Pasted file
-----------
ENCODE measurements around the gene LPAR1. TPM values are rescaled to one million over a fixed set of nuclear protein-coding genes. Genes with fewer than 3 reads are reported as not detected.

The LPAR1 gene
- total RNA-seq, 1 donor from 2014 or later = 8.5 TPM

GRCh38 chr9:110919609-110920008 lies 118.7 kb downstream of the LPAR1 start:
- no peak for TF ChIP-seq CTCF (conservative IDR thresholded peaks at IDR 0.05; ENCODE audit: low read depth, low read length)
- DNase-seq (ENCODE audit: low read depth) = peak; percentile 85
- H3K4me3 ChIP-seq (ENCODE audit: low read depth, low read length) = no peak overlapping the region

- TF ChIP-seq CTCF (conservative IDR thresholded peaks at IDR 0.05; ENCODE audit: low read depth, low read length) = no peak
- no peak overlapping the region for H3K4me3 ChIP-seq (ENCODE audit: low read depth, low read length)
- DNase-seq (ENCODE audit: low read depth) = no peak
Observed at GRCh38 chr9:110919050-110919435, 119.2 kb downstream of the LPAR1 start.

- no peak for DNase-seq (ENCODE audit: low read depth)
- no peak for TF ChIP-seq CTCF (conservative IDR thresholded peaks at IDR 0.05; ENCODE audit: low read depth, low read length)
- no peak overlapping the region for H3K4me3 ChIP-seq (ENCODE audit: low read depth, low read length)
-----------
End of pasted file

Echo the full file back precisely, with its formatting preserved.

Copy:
ENCODE measurements around the gene LPAR1. TPM values are rescaled to one million over a fixed set of nuclear protein-coding genes. Genes with fewer than 3 reads are reported as not detected.

The LPAR1 gene
- total RNA-seq, 1 donor from 2014 or later = 8.5 TPM

GRCh38 chr9:110919609-110920008 lies 118.7 kb downstream of the LPAR1 start:
- no peak for TF ChIP-seq CTCF (conservative IDR thresholded peaks at IDR 0.05; ENCODE audit: low read depth, low read length)
- DNase-seq (ENCODE audit: low read depth) = peak; percentile 85
- H3K4me3 ChIP-seq (ENCODE audit: low read depth, low read length) = no peak overlapping the region

- TF ChIP-seq CTCF (conservative IDR thresholded peaks at IDR 0.05; ENCODE audit: low read depth, low read length) = no peak
- no peak overlapping the region for H3K4me3 ChIP-seq (ENCODE audit: low read depth, low read length)
- DNase-seq (ENCODE audit: low read depth) = no peak
Observed at GRCh38 chr9:110919050-110919435, 119.2 kb downstream of the LPAR1 start.

- no peak for DNase-seq (ENCODE audit: low read depth)
- no peak for TF ChIP-seq CTCF (conservative IDR thresholded peaks at IDR 0.05; ENCODE audit: low read depth, low read length)
- no peak overlapping the region for H3K4me3 ChIP-seq (ENCODE audit: low read depth, low read length)